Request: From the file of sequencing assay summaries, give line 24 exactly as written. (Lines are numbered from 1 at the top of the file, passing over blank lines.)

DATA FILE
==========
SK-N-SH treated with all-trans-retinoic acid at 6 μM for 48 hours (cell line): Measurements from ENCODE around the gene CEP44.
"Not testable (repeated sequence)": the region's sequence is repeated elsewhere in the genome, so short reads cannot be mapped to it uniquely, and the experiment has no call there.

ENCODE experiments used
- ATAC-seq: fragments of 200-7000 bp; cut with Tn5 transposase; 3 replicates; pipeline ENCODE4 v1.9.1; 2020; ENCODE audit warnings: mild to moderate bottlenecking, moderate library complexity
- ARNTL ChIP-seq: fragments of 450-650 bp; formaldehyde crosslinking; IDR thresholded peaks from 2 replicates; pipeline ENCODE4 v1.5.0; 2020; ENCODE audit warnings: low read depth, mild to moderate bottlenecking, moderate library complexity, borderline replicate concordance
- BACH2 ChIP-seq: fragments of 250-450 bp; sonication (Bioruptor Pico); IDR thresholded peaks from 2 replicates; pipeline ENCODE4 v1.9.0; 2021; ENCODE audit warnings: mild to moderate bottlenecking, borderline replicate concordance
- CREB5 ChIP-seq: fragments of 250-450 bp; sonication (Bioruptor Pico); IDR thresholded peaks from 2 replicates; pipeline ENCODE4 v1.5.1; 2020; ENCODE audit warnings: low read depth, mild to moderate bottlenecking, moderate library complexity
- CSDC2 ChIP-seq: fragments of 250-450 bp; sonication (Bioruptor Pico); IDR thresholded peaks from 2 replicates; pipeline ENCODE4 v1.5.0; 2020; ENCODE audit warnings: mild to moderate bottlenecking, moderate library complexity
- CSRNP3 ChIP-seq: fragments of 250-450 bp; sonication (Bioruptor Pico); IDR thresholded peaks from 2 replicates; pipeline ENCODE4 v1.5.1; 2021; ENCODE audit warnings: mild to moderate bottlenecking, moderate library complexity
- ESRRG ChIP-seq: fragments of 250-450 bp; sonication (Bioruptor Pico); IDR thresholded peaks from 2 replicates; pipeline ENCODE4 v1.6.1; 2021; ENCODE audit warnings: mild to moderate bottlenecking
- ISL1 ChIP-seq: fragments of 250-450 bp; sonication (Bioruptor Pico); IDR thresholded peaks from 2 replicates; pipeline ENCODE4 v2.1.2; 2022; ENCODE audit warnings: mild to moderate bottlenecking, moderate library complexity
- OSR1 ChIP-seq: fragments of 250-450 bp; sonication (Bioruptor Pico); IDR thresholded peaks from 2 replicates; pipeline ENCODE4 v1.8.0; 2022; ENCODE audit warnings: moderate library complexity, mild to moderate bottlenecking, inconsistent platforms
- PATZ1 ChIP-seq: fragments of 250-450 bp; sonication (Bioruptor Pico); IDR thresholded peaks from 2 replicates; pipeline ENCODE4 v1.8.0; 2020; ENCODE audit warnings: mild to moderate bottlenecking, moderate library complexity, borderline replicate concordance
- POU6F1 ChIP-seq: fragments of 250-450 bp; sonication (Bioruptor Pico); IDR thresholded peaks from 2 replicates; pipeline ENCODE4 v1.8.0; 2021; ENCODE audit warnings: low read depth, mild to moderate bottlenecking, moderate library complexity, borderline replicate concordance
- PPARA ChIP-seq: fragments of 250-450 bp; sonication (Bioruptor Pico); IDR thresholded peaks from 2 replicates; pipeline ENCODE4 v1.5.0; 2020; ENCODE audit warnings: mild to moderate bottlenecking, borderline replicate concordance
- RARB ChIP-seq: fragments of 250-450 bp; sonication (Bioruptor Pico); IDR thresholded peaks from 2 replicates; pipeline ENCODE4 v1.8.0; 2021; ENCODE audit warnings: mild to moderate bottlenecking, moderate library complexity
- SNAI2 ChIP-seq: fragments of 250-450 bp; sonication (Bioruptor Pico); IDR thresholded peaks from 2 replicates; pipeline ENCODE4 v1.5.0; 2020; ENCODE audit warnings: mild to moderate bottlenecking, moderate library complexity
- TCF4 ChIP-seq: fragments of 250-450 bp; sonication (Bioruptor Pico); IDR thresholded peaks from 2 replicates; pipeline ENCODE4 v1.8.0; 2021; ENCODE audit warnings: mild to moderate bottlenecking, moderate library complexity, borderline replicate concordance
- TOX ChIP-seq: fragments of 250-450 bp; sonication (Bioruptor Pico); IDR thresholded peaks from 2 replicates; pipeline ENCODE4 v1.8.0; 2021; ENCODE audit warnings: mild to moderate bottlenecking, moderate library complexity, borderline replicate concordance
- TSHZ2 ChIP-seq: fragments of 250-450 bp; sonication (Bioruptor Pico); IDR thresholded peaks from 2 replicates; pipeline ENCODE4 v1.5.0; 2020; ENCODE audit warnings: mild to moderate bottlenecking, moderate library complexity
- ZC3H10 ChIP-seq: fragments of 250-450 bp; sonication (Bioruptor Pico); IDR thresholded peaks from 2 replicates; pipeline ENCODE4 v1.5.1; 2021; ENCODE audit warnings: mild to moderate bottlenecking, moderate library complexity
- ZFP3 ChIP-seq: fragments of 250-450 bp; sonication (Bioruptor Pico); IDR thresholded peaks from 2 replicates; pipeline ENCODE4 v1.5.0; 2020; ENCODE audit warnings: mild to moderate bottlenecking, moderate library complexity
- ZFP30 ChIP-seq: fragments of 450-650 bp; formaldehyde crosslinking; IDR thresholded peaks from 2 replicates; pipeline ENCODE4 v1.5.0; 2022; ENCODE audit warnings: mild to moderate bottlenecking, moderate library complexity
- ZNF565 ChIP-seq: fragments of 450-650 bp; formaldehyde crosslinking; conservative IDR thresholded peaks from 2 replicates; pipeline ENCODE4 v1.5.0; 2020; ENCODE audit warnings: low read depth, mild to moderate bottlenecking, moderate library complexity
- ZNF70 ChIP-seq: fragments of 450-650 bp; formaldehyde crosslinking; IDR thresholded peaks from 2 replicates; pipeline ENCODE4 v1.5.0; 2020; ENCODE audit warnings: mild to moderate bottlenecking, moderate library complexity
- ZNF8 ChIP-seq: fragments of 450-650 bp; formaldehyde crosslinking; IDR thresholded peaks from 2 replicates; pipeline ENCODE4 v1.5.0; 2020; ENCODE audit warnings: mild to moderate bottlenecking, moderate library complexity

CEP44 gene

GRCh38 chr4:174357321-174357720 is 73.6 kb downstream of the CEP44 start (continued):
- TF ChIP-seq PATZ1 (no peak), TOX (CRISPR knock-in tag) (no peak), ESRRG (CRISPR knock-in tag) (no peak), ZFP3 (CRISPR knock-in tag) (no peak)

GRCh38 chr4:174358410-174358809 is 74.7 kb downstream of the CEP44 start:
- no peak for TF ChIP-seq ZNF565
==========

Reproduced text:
- ZNF565 ChIP-seq: fragments of 450-650 bp; formaldehyde crosslinking; conservative IDR thresholded peaks from 2 replicates; pipeline ENCODE4 v1.5.0; 2020; ENCODE audit warnings: low read depth, mild to moderate bottlenecking, moderate library complexity